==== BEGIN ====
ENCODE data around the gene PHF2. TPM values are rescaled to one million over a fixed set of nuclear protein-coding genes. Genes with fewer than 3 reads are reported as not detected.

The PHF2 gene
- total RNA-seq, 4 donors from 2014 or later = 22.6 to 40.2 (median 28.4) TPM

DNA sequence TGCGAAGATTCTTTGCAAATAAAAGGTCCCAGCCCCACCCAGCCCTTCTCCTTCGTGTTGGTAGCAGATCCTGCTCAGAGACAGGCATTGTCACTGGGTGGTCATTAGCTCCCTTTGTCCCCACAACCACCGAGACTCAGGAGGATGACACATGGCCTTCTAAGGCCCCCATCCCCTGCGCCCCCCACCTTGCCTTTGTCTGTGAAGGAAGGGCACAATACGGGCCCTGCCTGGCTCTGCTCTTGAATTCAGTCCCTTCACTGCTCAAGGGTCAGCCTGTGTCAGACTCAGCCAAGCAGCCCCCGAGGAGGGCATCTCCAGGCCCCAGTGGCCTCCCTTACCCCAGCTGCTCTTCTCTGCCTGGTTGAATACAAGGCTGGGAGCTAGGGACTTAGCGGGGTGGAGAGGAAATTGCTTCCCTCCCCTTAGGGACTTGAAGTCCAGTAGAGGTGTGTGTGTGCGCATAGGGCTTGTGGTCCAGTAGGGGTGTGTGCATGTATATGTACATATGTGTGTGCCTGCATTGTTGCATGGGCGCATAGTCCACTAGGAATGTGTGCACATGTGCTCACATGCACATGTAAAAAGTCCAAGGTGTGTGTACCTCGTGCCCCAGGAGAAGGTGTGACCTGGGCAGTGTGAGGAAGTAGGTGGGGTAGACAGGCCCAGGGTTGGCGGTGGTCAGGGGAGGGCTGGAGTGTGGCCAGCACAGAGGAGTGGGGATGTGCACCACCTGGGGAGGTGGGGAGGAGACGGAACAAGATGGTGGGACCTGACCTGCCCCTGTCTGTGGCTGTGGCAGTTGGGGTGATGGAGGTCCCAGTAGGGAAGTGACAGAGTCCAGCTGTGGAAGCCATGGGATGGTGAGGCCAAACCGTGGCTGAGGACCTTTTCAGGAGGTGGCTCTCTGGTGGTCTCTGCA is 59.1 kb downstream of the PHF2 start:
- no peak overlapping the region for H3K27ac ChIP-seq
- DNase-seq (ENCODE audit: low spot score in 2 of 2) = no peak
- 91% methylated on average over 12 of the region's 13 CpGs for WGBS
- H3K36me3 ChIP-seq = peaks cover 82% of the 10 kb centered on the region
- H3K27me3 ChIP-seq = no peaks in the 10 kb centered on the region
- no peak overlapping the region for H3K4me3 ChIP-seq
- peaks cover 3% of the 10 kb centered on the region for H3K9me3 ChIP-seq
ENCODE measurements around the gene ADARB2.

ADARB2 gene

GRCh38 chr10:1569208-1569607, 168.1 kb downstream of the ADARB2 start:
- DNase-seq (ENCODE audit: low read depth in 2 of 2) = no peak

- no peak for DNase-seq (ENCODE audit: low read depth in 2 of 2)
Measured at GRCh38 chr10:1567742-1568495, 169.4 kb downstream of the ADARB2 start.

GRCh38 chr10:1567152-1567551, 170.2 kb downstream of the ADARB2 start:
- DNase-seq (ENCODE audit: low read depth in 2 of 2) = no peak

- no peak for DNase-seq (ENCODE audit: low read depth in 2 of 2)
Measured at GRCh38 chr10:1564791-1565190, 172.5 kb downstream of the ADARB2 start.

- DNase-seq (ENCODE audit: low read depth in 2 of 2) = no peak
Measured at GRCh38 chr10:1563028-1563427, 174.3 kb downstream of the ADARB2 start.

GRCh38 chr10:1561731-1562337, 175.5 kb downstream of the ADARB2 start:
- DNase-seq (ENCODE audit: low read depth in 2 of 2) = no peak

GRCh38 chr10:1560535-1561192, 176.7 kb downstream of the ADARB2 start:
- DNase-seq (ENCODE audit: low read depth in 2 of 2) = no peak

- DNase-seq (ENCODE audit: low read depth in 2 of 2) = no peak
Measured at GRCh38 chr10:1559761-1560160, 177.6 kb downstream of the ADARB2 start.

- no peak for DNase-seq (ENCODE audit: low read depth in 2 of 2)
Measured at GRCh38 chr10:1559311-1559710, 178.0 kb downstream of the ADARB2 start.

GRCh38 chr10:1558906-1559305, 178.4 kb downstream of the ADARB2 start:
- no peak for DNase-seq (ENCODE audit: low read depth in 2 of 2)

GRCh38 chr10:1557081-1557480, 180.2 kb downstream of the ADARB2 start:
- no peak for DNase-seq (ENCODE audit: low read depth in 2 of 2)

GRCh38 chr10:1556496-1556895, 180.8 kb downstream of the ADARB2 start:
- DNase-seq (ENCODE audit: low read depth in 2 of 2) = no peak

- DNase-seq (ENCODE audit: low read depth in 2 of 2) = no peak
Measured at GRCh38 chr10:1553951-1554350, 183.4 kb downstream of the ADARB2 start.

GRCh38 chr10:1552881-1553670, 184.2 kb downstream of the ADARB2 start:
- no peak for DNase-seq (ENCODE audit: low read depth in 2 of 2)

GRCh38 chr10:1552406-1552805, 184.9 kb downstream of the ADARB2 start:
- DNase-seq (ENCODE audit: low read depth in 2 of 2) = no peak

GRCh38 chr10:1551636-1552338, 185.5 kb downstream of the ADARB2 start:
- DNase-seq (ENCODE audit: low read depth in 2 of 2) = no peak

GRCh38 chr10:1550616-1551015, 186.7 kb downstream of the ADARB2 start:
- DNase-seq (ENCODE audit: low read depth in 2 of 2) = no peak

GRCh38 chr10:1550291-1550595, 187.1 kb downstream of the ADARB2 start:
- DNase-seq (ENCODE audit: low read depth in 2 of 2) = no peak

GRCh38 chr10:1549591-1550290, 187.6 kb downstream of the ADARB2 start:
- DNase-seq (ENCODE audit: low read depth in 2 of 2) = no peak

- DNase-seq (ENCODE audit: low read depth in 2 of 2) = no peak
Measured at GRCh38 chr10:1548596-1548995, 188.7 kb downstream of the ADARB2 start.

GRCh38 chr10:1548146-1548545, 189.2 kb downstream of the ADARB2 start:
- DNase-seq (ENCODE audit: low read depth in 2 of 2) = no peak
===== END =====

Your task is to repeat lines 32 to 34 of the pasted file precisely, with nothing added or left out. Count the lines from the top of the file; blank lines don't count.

GRCh38 chr10:1558906-1559305, 178.4 kb downstream of the ADARB2 start:
- no peak for DNase-seq (ENCODE audit: low read depth in 2 of 2)

GRCh38 chr10:1557081-1557480, 180.2 kb downstream of the ADARB2 start: